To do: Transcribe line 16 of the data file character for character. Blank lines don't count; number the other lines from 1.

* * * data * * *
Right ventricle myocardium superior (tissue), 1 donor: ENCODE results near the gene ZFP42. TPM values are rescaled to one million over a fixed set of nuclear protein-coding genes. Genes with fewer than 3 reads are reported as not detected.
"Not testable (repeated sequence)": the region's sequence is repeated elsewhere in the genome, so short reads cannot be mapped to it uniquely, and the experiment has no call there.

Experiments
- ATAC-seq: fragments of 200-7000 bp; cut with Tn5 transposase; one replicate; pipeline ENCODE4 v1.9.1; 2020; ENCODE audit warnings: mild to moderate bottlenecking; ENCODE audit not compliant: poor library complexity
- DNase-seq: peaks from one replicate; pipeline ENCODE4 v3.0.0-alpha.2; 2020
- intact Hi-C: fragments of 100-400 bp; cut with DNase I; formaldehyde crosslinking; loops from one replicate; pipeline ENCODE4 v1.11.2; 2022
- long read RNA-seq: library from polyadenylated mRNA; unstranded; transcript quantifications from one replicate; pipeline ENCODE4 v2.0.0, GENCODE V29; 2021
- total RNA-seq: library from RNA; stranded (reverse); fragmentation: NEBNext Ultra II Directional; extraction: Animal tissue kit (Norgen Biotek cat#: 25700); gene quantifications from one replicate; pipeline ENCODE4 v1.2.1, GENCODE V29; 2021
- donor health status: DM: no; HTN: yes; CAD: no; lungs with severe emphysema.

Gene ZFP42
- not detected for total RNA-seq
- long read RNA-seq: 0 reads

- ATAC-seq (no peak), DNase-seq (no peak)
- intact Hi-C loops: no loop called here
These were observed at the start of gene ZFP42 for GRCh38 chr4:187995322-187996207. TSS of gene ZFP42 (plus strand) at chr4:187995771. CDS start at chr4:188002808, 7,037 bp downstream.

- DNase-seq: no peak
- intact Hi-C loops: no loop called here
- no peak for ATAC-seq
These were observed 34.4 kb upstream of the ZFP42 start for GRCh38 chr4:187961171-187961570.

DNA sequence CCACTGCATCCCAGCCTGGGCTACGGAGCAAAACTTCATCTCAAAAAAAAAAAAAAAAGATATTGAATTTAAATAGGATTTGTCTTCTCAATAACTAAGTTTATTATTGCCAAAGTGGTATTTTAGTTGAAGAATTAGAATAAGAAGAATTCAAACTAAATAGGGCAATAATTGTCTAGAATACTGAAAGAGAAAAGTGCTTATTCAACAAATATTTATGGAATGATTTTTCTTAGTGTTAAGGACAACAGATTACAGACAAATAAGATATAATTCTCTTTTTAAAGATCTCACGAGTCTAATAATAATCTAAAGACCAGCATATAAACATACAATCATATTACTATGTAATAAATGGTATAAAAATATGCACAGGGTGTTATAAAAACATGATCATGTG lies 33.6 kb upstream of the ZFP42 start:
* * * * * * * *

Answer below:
- DNase-seq: no peak